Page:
How many days to spend in New York?
With the city containing so much to do and to see, you will barely scratch the surface with a typical four-day or five-day visit, just like any other place you traveled (or will travel) to.
The key to exploring the city as a local, regardless if you’re in for just a short or a long while, is for you to do activities, check out places, and try food that interests you the most while incorporating things that locals find amazing or truly love. In that way, you’re immersing yourself and experiencing New York as comfortably as can be.
Look for Broadway plays to see, districts and restaurants to explore, drinks to try, bookstores to browse, and botanical gardens to wander in. You can fit in an infinite amount of time in New York – it’s up to you how long you want to – or can – stay!
Be Aware of ‘Whole Apartment’ Vacation Rentals
AirBnB has it’s grip on New York, just like many busy cities throughout the world – and while apartment rentals may look like a great idea, they are actually illegal in New York.
The law says you can rent out a room in an apartment (for any amount of time) – but whole apartments are off-limits.
If you see one advertised, it is best to stay away or look at traditional hotels instead – there are plenty of wonderful places to stay in New York, just make sure you’re not breaking the law when you pick one!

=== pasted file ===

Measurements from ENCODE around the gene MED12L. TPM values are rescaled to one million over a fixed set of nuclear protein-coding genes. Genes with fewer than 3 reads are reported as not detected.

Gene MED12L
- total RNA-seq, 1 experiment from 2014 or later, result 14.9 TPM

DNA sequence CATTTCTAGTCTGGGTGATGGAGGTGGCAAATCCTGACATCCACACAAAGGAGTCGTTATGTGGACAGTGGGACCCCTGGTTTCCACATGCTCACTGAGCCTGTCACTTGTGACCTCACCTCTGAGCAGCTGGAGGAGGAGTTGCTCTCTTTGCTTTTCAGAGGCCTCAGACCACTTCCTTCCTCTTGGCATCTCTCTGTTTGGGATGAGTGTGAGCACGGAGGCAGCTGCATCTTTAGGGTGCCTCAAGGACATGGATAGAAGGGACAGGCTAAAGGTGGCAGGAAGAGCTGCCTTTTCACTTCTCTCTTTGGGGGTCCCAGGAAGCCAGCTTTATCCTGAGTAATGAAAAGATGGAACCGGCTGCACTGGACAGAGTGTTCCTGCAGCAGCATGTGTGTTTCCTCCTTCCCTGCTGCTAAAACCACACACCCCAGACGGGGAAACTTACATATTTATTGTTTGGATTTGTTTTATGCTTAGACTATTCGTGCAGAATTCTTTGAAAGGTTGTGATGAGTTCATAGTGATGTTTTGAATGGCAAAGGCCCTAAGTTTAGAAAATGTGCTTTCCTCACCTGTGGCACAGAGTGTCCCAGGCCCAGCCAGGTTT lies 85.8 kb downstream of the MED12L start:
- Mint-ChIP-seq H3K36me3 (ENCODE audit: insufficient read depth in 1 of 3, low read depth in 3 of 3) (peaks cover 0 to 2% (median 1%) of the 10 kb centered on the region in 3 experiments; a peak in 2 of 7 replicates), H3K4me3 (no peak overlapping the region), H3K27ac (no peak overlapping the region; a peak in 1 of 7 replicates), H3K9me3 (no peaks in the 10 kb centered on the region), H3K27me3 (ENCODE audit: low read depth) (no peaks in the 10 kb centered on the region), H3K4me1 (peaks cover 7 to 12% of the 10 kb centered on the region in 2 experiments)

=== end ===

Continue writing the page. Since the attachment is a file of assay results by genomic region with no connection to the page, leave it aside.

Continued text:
Where to eat in New York
New York City is jam-packed full of out-of-this-world restaurants. So much so that it’s almost impossible to eat at every single place in a year. Although we haven’t tried everything ourselves, here are some of the bests places to get food in NYC (as recommended (and loved) by the locals themselves):
See The New York Highlights (Top Things to do in NYC)
A bit of general advice: do not be intimidated by the big crowds and even bigger buildings. New York can be a friendly and manageable city for visitors where tons of activities, tours, and experiences await you!
The usual top attractions (some say tourist traps, but you are a tourist and there is a reason these are the most popular spots in the city!) are the Statue of Liberty, Top of the Rock (that’s the Rockefeller Center for the uninitiated), the Empire State Building, Staten Island Ferry, Time Square, One World Trade Center, Brooklyn Bridge, Grand Central Station, Broadway, the High Line (and soo many more!) Our top things to do in NYC Guide (including some off the beaten path suggestions) is just what you need to help you decide what to include in your itinerary.
If you are traveling on a budget, free walking tours (where you pay what you like) and skip the line tickets are a great way of saving money, and are perfect if you are short on time and want to pack as many attractions in as possible.
Don’t Pay Full Price for Broadway Tickets
When in New York, make sure to grab your tickets to the most famous shows on Broadway and enjoy a world-renowned theatre experience.
Such amazing shows include The Phantom of the Opera, Wicked, To Kill a Mockingbird, Moulin Rouge! The Musical, The Lion King, Hamilton, and a lot more others! And while going to the theater has never been a ‘cheap’ activity, you can always get last-minute/discount broadway tickets from the TKTS booths in Time Square, South Street Seaport and the Lincoln Center.
Just be aware that last minute and discount tickets are not available for all shows, every day – and if there is something you really want to see, it’s better to book in advance to make sure you get a seat!